Rising up from drought together, tackling drought with drones

Jordan is facing an exceptional drought crisis. A solution is needed to combat the impact of recurrent drought episodes by balancing the uses of water for irrigation, drinking and industrial needs.

Agriculture irrigation is one of the biggest challenges that Jordan is facing.  Excessive and wasteful flooding of crops and scarcity of rainwater has led to several dams drying up in the kingdom. Poor agricultural technologies lead to low quality standards, often overlooking the unique requirements of different vegetables, soil, and land.

Researchers from the UK and Jordan have teamed up to develop drones as a fully scalable yet responsive solution to efficient micro-irrigation of dry lands in Jordan. Micro-irrigation is a low-pressure, low-flow-rate type of irrigation that can reduce the overwatering of a landscape.

Drone to assist in micro-irrigation based on IoT (internet of things)

 

Researchers utilise drones based on the Internet of Things (IoT) sensor networks. This technology enables micro-irrigation that can save valuable water resources and improve agricultural output by efficiently targeting irrigation to both crops and soil within targeted geographical areas.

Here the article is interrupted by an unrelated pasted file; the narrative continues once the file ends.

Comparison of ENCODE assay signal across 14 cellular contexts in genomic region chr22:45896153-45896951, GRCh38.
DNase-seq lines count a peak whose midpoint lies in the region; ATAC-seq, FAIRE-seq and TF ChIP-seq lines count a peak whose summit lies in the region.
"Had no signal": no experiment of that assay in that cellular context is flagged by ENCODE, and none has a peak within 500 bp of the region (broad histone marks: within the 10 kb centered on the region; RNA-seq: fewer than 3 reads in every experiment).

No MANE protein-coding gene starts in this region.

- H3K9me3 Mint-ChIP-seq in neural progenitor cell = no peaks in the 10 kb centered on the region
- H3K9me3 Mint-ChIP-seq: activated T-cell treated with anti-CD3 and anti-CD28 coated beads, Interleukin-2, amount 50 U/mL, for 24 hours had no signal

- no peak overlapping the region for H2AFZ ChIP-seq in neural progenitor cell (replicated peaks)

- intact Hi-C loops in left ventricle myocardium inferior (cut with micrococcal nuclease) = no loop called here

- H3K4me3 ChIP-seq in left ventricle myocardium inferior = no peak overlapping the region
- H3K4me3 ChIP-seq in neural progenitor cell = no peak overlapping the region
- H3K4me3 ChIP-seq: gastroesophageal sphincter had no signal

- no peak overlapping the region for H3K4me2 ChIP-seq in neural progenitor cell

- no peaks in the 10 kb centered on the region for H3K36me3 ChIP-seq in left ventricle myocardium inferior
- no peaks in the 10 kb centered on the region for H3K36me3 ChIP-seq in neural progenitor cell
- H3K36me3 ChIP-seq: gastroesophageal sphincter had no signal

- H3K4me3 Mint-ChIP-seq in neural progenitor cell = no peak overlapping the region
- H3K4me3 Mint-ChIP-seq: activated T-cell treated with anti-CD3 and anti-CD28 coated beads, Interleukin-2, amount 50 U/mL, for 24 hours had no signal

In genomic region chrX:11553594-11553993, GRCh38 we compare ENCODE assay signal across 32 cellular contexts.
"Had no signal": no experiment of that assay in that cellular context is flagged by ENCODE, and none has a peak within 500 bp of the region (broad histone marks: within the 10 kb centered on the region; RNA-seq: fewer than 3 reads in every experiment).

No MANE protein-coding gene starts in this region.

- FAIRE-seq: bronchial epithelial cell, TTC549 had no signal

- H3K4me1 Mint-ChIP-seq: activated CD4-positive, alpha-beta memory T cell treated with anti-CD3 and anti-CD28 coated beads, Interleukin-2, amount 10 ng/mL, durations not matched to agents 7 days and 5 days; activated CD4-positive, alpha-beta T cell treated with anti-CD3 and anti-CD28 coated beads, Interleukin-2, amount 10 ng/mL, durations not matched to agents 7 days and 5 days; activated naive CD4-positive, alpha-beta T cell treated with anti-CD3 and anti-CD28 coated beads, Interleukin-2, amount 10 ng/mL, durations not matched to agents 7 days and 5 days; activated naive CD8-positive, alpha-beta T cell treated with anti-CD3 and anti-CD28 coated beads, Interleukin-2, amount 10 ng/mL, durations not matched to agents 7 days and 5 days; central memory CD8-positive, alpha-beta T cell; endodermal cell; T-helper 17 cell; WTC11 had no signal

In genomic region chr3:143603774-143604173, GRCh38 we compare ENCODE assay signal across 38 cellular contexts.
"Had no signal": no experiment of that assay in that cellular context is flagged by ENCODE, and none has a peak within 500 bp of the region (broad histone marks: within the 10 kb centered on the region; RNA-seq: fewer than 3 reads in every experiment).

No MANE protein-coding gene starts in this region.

The project team are working to employ a small number of low-cost lightweight drones to harvest real-time wireless data, (e.g., humidity), from localised energy-efficient soil sensors to monitor and control the micro irrigation. An approach that will keep the costs lower than building an expensive and complicated wireless sensor network, (WSN), in a remote drought region.

The drones are controlled via autopilot. The lack of processing, memory, and power resources on board the device, allows the drones to monitor and process set parameters using a ground command and control node, powered via renewable energy.

Real-Time Wireless Sensor

 

Project researchers are collaborating with MARS Robotics to learn from their unique knowledge of developing drone solutions in Jordan. This transfer of knowledge between industry and academia is enabling the development of a fully working framework, that will assist in solving the water problems in the agriculture sector in Jordan. This collaborative work continues, with more results to be achieved and products to be presented.

Learn more about this project here - https://damijo-iot.github.io/

Find out more about the UN International day to combat desertification and drought.

Drone-assisted micro-irrigation for dry lands in Jordan based on IoT sensor networks (DAMIJO-IoT)

Project Leads: Desmond McLernon, University of Leeds, UK and Ali Hayajneh, The Hashemite University, Jordan.

Delivery partners: University of Leeds, UK and The Hashemite University, MARS Robotics, Jordan.

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